This will do nicely…

Consider how it must have been after the Second World War for millions of families who were all desperate for somewhere to live – somewhere ‘fit for purpose’, many having lost everything during the wartime London Blitz and similar devastation across the country. House building on a grand scale was promised by the post-war Labour government, but it was taking too long and in many ways falling short of what was needed.

It should be no surprise then that some people chose to take the situation into their own hands. Shortly after the war ended – in the summer of 1945 – a group of people in Brighton decided to solve the housing crisis by ‘commandeering any house that is empty and installing in it a family in need of accommodation.’ These squatters called themselves the ‘Vigilantes’.

A year on, what had started as small-scale developed into something much more significant. Newspaper headlines in 1946 reported that ’43 families out of 100 are wanting a new home’ – clearly the situation was dire. And so people started to look to disused military camps. In some parts of the country ex-soldiers led the way, but the concept spread across the country, with some 40,000 people occupying over a thousand camps.

When the post-war housing crisis took a hold many ex-military camps were taken over by squatters. This photo shows the WLA training camp at Culford, Suffolk, in use during the war when a group of Land Girls were being trained there to be ‘lumber Jills’

And then it was the turn of empty hotels and mansions – particularly in London.

This growing squatters’ movement added to the pressure already felt by the new Labour government who must have been loath to attempt eviction of ‘war heroes’. And so some local authorities and even central government provided financial assistance to help make the military camps more habitable, enabling them to remain as homes on into the 1950s.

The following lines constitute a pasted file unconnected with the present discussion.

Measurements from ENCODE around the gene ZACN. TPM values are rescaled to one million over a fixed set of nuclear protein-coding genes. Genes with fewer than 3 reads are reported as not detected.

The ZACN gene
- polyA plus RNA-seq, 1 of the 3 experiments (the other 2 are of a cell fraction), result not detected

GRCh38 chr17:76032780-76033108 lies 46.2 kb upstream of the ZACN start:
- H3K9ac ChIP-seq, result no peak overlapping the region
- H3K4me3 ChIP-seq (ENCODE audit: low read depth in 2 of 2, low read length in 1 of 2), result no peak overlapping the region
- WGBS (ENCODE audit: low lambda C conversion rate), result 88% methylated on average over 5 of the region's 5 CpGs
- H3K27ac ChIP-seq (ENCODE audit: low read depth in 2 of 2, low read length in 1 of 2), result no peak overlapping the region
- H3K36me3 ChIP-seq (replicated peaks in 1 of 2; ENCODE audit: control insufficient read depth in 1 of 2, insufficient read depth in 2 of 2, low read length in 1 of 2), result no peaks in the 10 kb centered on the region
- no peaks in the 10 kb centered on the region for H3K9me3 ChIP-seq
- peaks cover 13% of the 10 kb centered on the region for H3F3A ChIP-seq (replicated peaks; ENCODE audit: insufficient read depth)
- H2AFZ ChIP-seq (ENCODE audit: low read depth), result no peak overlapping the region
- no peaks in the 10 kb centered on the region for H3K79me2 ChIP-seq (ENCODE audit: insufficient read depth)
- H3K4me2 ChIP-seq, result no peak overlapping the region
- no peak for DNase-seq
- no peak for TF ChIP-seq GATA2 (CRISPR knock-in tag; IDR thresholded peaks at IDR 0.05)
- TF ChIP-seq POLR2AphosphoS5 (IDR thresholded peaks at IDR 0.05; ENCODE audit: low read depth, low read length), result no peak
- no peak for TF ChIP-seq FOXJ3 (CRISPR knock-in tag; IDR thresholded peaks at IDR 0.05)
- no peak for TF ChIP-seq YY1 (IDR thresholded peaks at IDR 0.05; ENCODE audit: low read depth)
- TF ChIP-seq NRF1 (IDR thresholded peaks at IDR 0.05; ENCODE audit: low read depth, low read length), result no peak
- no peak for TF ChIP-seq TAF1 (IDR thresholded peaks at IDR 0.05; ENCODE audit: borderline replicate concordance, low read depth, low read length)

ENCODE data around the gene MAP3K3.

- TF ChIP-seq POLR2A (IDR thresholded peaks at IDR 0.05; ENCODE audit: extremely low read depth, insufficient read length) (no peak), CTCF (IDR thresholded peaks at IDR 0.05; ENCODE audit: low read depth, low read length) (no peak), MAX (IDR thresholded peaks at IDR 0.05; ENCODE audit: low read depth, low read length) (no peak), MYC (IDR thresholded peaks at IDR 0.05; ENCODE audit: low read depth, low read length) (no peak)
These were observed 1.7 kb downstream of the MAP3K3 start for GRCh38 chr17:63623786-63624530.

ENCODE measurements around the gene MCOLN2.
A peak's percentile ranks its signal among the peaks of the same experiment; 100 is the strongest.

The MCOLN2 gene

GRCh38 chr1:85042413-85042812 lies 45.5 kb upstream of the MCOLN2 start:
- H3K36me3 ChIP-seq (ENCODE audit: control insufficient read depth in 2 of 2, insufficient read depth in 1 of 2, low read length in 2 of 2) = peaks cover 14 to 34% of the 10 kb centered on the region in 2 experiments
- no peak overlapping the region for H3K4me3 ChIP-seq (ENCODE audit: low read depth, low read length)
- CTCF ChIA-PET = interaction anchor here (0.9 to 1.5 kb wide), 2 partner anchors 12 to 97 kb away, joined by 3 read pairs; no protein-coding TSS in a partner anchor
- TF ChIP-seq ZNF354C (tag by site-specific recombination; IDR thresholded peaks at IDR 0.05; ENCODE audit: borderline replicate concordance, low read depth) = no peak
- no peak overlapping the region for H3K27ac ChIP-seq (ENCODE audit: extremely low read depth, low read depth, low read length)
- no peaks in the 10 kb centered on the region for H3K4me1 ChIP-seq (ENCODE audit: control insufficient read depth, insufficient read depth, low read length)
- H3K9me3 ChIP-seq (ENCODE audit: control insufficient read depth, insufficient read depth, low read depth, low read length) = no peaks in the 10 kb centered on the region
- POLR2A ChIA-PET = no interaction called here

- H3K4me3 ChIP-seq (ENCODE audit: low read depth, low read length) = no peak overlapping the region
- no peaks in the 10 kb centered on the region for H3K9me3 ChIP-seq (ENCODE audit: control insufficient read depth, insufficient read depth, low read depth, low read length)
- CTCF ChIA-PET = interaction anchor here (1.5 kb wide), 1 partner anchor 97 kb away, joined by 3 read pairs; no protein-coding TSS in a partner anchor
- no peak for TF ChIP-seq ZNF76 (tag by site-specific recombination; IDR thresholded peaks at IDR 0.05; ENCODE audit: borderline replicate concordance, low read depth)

At the same time though public and political opinion was mixed, leading to the Home Office drafting a new law that made squatting a criminal offence, with guards placed in empty buildings across London to prevent unlawful access.

Nevertheless, squatting would continue across the country and across the decades, but it’s interesting to note the thoughts of one social historian regarding the late 1940s movement…

‘…after the war, the acts of the squatters were as close as Britain came to revolution […] it is clear that they were a movement only in the sense that they were inspired by the example of others… as class warriors; as victims of the Labour government, fighting for their rights; as respectable people doing what any young families would in their situation…’

Webber, H. (2012) ‘A Domestic Rebellion: The Squatters’ Movement of 1946’ Ex Historia

Published by Isabella Muir

Isabella is passionate about exploring family life from the 1930s through to the 1960s and beyond. She has published six Sussex Crime mystery novels set during the 1960s and 1970s, a standalone novel dealing with the child migrant policy of the 1950s and 60s, several novellas set during the Second World War, and two short story collections. All available in paperback from your local bookshops, or online as ebooks. Her novels are also available as audiobooks, and have been translated into Italian.

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